Professor of Political Science at the University of Rhode Island, currently a Fulbright Research Scholar in Ukraine
Tuesday 7 January 2014
The situation in Ukraine is a problem for all Europeans, whether they live within the EU or outside it. It stems from the fact that there is at present no cultural context that allows all Ukrainians to feel at home in Europe. Ukraine’s westernmost regions, which once belonged to the Austro-Hungarian Empire and Poland, can use this as a peg upon which to hang their European identity. But in the rest of the nation, which has long been attached to Russia, people are alienated by efforts to force Ukraine to choose between the EU and Russia. And when they see how Russia is constantly berated by European leaders for trying to strengthen ties with Ukraine, they wonder how their own distinctive values and culture will be treated by the EU.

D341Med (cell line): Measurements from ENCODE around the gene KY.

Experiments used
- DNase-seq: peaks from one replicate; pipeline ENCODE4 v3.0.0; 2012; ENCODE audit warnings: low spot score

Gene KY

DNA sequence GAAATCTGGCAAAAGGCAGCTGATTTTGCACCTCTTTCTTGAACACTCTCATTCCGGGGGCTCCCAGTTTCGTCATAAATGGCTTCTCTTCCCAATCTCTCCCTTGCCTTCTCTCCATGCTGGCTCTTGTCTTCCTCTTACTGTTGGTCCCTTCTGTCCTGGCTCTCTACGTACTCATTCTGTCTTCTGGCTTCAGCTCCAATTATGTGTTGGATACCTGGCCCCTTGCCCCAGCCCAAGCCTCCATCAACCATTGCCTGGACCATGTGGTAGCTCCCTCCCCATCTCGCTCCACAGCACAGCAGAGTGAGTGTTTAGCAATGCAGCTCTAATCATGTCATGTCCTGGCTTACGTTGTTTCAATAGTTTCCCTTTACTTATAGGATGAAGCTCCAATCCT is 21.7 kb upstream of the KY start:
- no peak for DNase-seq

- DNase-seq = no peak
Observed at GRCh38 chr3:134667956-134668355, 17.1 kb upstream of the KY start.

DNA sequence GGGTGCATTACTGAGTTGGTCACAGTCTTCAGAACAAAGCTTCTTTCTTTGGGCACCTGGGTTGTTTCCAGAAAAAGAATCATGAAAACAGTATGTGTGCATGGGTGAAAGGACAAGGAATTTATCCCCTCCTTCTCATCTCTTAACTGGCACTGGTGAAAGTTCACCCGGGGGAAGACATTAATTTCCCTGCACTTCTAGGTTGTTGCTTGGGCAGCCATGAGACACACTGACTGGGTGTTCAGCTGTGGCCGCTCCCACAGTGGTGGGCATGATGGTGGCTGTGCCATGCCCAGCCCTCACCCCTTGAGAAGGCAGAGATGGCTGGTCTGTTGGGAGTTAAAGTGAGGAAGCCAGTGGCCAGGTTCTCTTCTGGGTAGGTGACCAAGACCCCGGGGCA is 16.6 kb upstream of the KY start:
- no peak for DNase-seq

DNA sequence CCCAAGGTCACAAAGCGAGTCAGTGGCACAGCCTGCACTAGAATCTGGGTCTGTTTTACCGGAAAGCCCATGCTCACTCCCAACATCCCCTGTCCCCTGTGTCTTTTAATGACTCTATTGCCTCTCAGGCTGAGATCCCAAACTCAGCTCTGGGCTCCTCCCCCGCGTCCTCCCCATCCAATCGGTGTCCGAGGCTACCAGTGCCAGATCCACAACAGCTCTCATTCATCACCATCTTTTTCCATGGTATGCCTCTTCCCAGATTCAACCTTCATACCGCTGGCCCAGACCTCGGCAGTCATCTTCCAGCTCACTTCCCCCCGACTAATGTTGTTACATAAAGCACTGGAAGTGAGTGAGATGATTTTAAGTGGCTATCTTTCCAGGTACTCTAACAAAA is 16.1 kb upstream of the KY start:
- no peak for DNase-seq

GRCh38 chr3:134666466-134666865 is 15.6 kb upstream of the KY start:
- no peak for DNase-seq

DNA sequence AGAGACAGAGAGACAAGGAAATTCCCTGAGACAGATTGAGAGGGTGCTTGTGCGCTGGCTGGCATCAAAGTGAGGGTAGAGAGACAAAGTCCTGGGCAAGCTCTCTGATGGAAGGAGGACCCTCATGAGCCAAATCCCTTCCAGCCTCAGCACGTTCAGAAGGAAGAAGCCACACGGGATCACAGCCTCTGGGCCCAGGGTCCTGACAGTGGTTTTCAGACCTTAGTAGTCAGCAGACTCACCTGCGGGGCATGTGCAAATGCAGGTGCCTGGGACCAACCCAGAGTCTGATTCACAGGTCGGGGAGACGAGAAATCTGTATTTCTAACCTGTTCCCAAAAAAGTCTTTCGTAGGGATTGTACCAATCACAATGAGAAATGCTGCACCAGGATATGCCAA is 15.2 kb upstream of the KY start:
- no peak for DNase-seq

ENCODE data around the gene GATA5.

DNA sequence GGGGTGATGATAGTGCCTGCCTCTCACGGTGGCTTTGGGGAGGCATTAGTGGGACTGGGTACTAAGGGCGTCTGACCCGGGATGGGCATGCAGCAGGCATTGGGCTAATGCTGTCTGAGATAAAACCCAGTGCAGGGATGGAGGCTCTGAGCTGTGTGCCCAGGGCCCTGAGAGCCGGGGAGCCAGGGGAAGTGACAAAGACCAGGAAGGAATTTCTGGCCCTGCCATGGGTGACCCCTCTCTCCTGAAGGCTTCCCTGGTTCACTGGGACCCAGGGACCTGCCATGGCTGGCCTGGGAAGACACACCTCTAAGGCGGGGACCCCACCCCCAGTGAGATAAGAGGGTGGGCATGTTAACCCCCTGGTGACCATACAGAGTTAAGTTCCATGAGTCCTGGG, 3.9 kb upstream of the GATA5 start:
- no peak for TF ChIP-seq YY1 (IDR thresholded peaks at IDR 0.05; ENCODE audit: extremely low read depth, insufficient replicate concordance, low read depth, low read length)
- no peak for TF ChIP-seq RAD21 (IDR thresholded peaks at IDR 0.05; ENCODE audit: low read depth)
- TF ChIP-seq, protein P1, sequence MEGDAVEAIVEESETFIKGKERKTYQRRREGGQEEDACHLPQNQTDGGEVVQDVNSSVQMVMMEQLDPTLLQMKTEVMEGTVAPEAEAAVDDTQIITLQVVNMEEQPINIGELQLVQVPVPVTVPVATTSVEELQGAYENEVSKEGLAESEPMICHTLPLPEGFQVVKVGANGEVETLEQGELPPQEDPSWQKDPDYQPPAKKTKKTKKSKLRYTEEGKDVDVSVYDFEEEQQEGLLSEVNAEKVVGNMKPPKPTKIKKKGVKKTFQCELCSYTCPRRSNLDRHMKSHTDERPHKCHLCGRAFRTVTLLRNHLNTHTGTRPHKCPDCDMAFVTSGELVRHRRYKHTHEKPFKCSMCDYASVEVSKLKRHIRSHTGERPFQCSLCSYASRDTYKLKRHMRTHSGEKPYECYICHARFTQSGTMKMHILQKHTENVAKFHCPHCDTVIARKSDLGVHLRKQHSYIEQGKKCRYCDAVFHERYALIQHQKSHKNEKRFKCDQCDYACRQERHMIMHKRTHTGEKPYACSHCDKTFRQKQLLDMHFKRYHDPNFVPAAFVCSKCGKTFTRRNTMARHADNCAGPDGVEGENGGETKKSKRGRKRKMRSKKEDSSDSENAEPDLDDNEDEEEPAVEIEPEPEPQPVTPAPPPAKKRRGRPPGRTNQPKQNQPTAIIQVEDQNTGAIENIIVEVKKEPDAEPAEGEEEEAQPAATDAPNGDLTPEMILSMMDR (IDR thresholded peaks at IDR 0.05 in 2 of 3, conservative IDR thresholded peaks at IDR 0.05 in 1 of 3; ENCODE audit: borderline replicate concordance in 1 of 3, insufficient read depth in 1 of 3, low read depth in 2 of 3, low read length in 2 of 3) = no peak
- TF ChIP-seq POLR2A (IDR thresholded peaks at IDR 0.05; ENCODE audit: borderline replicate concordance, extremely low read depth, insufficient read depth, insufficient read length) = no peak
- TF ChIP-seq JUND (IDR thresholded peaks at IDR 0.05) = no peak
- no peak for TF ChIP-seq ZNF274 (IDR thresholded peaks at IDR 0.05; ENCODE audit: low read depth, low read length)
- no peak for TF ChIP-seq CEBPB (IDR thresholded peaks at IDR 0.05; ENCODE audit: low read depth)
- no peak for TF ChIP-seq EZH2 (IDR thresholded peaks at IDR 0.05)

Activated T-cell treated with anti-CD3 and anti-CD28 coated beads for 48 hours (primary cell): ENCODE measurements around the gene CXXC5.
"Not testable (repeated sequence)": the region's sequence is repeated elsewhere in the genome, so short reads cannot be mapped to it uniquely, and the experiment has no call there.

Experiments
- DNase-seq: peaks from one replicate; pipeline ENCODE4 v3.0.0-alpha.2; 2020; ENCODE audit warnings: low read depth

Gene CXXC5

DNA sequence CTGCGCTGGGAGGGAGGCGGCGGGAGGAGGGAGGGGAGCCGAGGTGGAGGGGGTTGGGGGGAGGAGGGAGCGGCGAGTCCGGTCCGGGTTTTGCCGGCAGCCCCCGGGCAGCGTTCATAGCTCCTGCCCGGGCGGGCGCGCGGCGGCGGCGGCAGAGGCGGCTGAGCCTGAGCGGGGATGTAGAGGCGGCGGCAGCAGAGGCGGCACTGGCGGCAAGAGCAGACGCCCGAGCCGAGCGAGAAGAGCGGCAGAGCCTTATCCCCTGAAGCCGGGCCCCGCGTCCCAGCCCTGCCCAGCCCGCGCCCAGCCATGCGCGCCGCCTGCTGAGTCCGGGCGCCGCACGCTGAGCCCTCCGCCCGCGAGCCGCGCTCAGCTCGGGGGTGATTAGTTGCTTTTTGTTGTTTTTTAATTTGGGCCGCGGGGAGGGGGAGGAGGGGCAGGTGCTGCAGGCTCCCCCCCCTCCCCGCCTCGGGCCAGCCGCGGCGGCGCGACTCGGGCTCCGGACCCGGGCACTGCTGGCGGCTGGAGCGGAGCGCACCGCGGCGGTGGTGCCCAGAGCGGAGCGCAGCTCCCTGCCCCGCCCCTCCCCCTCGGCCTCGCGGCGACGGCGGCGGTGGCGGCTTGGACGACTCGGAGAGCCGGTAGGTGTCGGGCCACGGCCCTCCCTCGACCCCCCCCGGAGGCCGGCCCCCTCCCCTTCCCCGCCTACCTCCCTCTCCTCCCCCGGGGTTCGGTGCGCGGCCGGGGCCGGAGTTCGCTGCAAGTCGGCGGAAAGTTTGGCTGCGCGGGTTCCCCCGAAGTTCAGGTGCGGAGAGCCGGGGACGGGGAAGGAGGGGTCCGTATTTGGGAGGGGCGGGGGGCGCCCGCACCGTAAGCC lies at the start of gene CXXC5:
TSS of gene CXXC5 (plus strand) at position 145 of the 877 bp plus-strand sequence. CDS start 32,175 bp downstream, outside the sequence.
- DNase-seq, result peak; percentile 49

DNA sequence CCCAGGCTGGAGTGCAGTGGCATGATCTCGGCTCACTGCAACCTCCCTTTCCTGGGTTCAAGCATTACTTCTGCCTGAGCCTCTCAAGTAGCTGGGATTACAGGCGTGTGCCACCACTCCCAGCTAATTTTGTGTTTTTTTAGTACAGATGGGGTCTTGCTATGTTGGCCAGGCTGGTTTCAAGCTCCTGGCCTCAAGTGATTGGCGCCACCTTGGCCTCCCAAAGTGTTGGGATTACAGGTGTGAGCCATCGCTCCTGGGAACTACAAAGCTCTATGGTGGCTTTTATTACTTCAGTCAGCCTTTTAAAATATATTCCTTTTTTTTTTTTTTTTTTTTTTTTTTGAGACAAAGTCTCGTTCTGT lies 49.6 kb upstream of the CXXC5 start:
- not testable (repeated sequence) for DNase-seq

Sadly, the EU’s Association Agreement with Ukraine offers them no answers. There is nothing in it that addresses Ukraine’s cultural and historical distinctiveness, or that acknowledges its deep historical, cultural, and economic ties with Russia. Nor does it suggest that Ukraine’s Slavic and Orthodox heritage will have any role to play in shaping contemporary European values. It is merely a set of conditions that one part of Europe has set for the other part. The reward is, ostensibly, a more prosperous life. The cost is your soul.
The solution to Ukraine’s malaise is obvious, and it lies with Russia. Were Russia to be acknowledged as an essential part of Europe, and its incorporation become part of the EU’s strategic vision, Ukraine’s identity crisis would all but disappear. The whole of Ukraine could simply be what it already is—part of both Eastern and Western Europe.